Ballentine has been playing music for most of her life — piano from age five, guitar since high school — but her song writing didn’t emerge until later. After moving from her home in upstate New York to Los Angeles to study studio art in college, Ballentine was working full-time at a Los Angeles gallery, poised to continue onto the trajectory of visual art she had been on since she was a teenager. Instead, it didn’t feel right, and she quit.

Suddenly faced with a peculiar freedom, Ballentine decided, somehow both confidently and tentatively, to seriously pursue music for the first time. While nannying on the side to make ends meet, she wrote “Places/Plans,” her first song for Skullcrusher, a little over a year ago. Despite her extensive background in visual arts, Ballentine suddenly found song writing to be the best avenue for her artistic visions, an easy way for her to organically discover what it as she was trying to say.

“I was feeling very strongly about my lack of a career path, both insecure and confident at the same time,” Ballentine explains. “But there was also a lot of confidence that arose out of that process because I was really able to spend time with myself, and the things I love.”

In music, as in her visual art practices, Ballentine is drawn to conflicting pieces of a puzzle; how hard and soft meet, and the intersection of certainty and ambiguity. Ballentine would tinker on music in pieces, feeling like she wasn’t accomplishing anything day after day, and then suddenly realize she had been assembling songs. That experience felt formative, and the resulting EP, which she worked on alongside producer Noah Weinman, is about what it means to feel like you’re not doing anything, but finding immense meaning and depth within that, too.

The four dark, dreamy songs on her debut EP were influenced by a strange-but-fitting amalgamation of media consumed in the immediate aftermath of quitting her 9-5. There’s Valerie and her Week of Wonders, the Czech new-wave film that went on to inform Skullcrusher’s aesthetic. There’s Ballentine’s love of fantasy and surrealism, her appreciation of the way fantasy novels juxtapose beauty and violence.

Ballentine was also fully immersed in the world of Nick Drake, watching and reading anything she could about his song writing. Another sonic anchor came from ambient electronica, which provided her with a shared vocabulary with her new band. And as Skullcrusher, Ballentine is decisive and immediate with the way she uses a sparse arrangement, fitting minimal sounds together in a way that creates a fuller space.

On the opening “Places/Plans,” Ballentine sighs, “Come in, the window’s open and I’m lying alone,” which feels fitting for the entirety of the EP – Ballentine invites the listener into the depths her personal, intense solitude. “I put so much emphasis on this private self, and all of these things that I love that are my own, and as soon as I let someone else into that, it’s really hard,” Ballentine says. “But I’m also someone who wants to let someone else into that. It’s sort of this back-and-forth about wanting to connect to other people but also being a little bit afraid of that.”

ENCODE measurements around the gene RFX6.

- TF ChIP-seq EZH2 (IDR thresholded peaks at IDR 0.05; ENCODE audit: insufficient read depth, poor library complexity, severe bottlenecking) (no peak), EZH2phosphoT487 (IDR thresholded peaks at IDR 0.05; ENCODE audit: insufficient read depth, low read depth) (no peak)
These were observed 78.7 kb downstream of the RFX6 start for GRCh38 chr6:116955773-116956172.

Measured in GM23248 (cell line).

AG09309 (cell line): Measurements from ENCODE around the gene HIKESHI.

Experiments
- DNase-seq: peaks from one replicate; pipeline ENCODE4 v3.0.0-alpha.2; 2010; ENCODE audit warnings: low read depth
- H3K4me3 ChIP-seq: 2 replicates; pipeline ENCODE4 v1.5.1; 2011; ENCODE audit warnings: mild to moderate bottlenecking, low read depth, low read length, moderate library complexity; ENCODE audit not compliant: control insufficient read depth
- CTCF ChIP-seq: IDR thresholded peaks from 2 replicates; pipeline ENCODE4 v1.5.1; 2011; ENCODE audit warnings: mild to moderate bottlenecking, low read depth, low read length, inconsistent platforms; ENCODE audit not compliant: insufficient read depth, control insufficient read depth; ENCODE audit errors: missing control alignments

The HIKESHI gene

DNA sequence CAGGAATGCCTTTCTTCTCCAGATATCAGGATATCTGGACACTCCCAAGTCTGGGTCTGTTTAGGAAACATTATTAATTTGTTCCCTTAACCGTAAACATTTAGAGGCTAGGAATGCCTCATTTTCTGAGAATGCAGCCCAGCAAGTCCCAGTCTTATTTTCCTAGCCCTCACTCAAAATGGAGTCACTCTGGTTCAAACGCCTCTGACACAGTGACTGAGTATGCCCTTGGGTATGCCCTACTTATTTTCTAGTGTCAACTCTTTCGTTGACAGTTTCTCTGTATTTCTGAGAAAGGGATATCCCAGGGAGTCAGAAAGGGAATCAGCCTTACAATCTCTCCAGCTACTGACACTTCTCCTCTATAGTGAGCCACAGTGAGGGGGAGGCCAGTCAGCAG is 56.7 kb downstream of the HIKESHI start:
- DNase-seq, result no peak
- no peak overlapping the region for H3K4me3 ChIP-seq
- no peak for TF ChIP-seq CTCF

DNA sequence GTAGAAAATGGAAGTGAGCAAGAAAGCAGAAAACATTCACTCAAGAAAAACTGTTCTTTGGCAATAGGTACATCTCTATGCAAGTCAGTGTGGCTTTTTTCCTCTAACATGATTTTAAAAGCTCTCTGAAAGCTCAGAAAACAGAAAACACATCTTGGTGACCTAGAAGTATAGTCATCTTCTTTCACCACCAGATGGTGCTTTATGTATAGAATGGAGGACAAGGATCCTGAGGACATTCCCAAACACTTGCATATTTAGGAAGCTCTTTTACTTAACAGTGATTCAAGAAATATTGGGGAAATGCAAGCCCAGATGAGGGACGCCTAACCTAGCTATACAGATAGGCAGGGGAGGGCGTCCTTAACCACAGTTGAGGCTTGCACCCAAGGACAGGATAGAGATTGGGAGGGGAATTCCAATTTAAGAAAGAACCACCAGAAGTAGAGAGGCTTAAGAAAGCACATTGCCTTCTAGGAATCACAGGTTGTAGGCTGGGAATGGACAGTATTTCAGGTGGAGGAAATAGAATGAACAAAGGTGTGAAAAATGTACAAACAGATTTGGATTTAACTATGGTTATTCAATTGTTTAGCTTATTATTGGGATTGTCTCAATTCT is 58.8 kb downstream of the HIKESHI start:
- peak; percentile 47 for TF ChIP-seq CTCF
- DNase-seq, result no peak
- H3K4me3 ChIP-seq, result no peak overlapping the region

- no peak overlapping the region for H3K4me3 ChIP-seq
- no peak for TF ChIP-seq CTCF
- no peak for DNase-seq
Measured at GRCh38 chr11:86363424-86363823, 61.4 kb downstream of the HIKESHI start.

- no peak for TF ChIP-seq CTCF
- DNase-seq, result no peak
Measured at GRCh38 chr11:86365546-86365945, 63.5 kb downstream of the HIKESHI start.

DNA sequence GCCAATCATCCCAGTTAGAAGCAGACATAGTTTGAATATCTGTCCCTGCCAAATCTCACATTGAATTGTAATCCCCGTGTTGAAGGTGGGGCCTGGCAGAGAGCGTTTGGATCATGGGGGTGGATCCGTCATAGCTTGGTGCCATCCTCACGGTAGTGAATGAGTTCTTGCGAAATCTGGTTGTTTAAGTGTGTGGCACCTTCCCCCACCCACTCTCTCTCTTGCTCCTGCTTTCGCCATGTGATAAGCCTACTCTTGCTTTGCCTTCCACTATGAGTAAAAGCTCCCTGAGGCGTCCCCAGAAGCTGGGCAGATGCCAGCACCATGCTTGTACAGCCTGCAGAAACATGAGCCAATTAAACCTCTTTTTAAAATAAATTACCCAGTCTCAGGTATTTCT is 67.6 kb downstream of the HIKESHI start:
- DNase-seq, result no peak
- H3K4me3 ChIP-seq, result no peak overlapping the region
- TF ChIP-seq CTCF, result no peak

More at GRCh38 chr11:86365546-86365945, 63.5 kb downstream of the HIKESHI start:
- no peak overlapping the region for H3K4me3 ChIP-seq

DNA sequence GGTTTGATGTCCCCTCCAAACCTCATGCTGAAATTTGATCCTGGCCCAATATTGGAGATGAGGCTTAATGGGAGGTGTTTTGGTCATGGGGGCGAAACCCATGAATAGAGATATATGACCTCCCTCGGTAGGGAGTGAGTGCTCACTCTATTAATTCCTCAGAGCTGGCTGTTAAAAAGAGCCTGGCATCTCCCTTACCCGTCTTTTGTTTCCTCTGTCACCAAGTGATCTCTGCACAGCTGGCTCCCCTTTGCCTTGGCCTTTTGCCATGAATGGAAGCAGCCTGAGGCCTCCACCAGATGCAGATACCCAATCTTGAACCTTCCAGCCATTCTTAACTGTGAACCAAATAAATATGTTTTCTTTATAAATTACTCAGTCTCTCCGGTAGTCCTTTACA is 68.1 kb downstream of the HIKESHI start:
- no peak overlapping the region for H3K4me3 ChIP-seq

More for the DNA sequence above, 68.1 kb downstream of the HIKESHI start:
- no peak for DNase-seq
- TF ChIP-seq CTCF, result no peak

Skullcrusher’s understated energy radiates with the atmosphere of waking up to the quiet terror of shapeless, structureless days, but it finds power in eschewing the pressures of careerism and a vapid culture of productivity. Instead, as Skullcrusher, Ballentine has the audacity to be comfortable enough with herself, and to simply accept the unknown as her life.

“Day of Show” by Skullcrusher, from their upcoming self-titled EP out June 26th on Secretly Canadian.

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Skullcrusher is not, as you might expect, some black metal band from Scandinavia, but instead LA-based songwriter Helen Ballentine.
She will release her debut four track EP via Secretly Canadian on the 26th June and the stunning “Places/Plans” is the lead from it, a sparse and gorgeously intimate song that is all the more powerful and compelling for its minimalist arrangement. In the case of Places / Plans the debut single by Skullcrusher, all of these elements are brought together. The video is carefully set up and washed with a haunting home-filmed haziness the re-watching of old family footage, with the lyrics incorporated book-style, and the song itself is compiled of a pretty loneliness.

The song and music video work side by side. It’s just one camera shot of a back garden, the house being white and grand and likely host to supernatural goings on. Skullcrusher sits on a blanket in the middle of the beaten lawn, having a picnic with herself like a child having an imaginary tea party with their toys. Another Skullcrusher sits swinging moodily on a swing, and a third stands on the steps by the backdoor sawing a piece of wood. They are clones, fragments of herself, lost in solitary thought. All while this is taking place, the lyrics appear at the bottom of the recording in gothic font- journal style questions such as ‘Does it matter if I’m a really good friend? And ‘Can I make it up there as I am?.

Skullcrusher is the musical project of LA based songwriter Helen Ballentine “Places/Plans” by Skullcrusher, from her forthcoming self-titled EP out June 26th on Secretly Canadian.